Soon the preventive maintenance (PM) requirements exceed the labour resource available. PM is missed, preventable failures occur and unplanned maintenance work consumes more labour than necessary. The number of temporary repairs grows out of control and the costs of revisiting them or repairing additional damage caused by them wastes more resources.
The vicious circle of breakdown maintenance, temporary repair, and reduced PM gains momentum and becomes well entrenched.
Management Consultants (often with a cost reduction focus) arrive on site and cut staff numbers and budgets. This serves only to tighten the vicious circle and increase the rpm. The end result is typically a large morale problem for the maintenance department and a poorly performing plant.
Many organisations have tried to regain control by using RCM to develop their maintenance program. This is often a pursuit with limited scope and a high failure rate. This is because RCM is highly inefficient when used as a rationalisation tool. It consumes excessive amounts of the most valuable resources on site - those being the scarce maintenance and operations personnel.
A large element of the inefficiency of RCM, is that it does not acknowledge the experience and value of the current maintenance program. It starts from scratch and builds a maintenance program from the function down.
The high failure rate of RCM amongst mature operations is not surprising when it is realised that RCM was developed by Nolan and Heap (Nolan and Heap, 1978) for use in the design phase of the equipment life cycle (Moubray 1997). It was not designed for use in mature industries as a rationalisation tool.
The Dupont Experience - Four Common Strategies
In this predicament, case studies and experience suggest that, outside of cultural and behavioural initiatives, asset managers should be focussing on a few key areas.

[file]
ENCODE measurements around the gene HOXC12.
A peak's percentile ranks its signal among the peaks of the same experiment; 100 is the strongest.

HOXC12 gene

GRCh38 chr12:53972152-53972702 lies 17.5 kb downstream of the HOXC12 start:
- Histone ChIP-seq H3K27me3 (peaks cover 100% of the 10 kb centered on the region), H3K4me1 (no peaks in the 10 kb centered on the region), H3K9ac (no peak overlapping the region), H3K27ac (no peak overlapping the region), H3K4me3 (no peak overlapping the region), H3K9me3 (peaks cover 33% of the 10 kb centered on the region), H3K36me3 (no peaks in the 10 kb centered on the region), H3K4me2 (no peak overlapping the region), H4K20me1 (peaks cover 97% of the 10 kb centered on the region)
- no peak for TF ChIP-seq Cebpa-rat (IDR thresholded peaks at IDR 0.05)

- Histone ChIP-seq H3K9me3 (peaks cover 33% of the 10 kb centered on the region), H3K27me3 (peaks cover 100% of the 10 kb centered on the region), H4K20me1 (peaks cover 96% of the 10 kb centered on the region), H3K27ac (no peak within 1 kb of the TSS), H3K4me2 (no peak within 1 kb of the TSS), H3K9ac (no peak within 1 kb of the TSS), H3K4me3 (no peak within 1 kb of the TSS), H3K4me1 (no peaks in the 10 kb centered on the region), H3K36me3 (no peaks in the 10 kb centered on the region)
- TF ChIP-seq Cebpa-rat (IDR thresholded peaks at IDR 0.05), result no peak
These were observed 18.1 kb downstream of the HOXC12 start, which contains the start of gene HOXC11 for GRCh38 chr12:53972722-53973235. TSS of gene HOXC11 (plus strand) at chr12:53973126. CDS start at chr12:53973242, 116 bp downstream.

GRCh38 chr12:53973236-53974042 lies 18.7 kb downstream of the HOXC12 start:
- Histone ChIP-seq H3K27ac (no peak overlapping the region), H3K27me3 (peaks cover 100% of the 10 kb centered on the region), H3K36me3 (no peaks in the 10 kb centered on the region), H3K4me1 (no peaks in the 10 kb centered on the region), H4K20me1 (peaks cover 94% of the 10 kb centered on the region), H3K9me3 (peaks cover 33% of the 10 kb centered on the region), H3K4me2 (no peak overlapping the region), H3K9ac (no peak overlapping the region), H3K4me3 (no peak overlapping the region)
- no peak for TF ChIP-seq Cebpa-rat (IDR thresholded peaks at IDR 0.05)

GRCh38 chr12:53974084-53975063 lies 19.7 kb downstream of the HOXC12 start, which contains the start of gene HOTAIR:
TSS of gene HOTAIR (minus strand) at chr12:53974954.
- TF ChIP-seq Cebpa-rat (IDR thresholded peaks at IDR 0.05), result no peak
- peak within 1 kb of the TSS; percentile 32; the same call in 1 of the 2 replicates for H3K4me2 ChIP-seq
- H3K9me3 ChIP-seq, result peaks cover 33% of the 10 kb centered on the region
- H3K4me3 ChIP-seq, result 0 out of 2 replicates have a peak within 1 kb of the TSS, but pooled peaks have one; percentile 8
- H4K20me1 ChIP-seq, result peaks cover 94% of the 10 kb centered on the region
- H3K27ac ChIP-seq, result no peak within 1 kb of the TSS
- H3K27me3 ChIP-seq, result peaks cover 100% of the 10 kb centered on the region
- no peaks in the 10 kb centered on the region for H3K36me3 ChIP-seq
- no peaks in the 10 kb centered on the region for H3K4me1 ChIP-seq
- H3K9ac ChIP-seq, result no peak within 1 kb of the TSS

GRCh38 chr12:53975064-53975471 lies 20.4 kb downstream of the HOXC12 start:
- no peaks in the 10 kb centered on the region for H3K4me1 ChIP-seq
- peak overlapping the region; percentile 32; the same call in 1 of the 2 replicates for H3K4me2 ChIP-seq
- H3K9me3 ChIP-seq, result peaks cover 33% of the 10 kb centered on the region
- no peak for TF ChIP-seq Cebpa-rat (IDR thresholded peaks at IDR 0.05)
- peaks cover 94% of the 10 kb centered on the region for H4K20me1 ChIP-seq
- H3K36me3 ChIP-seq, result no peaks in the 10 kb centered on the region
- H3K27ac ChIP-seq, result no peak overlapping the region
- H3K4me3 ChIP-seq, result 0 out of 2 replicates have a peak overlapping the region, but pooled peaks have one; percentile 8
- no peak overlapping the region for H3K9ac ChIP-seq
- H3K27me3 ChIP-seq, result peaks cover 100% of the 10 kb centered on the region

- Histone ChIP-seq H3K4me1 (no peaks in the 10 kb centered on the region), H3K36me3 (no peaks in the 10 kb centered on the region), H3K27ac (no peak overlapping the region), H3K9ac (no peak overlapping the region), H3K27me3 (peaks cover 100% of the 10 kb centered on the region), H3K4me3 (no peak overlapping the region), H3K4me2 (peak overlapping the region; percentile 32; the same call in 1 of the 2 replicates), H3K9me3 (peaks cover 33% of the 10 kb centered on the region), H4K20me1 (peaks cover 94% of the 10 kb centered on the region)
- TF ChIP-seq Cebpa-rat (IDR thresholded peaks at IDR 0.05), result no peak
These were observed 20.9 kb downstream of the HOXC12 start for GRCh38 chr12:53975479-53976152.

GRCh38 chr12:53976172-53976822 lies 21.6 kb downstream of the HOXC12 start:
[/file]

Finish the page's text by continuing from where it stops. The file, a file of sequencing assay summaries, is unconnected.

Develop focussed maintenance policies;
Improve planning and scheduling based on the revised policies; and
Focus on defect elimination.
The DuPont model of Up-Time featured in the Manufacturing Game5 illustrates these points very well. The table below illustrates how DuPont has modelled the relative effect of various strategies on plant uptime.
DuPont analysis suggests that if companies focus on planning only they will improve their uptime by 0.5%. If they focus only on maintenance scheduling, uptime will improve by 0.8%. If they focus on preventive and predictive maintenance only, uptime will actually get worse by 2.4%. If organisations focus on all of these three aspects, they will receive a 5.1% improvement in availability.
These results may well sound appealing in their own right, but DuPont has found that by adding defect elimination to the initiatives undertaken, then a 14.8% improvement in availability may be achieved in their plants. This information is provided in the table at Figure 2.
Figure 2: Table showing the effect of different reliability engineering activities on plant availability taken from the Manufacturing Game - SIRFrt. http://www.manufacturinggame.com
Problems with most PM Programs
The common problem with mature maintenance programs that were never designed correctly in the first place, is that between 40% and 60% of the PM tasks serve very little purpose (Moubray, 1997). The findings of many PMO reviews are that:
Many tasks duplicate other tasks.
Some tasks are done too often (and some too late).
Some tasks serve no purpose whatsoever.
Many tasks will be intrusive and overhaul based whereas they should be condition based.
There are many costly preventable failures happening.
This poses a significant issue for improving productivity as no amount of perfect planning and scheduling will make up for the inefficiencies of the maintenance program itself. Achieving 100% compliance with a program that is 50% useful and 50% wasteful can not be good asset management!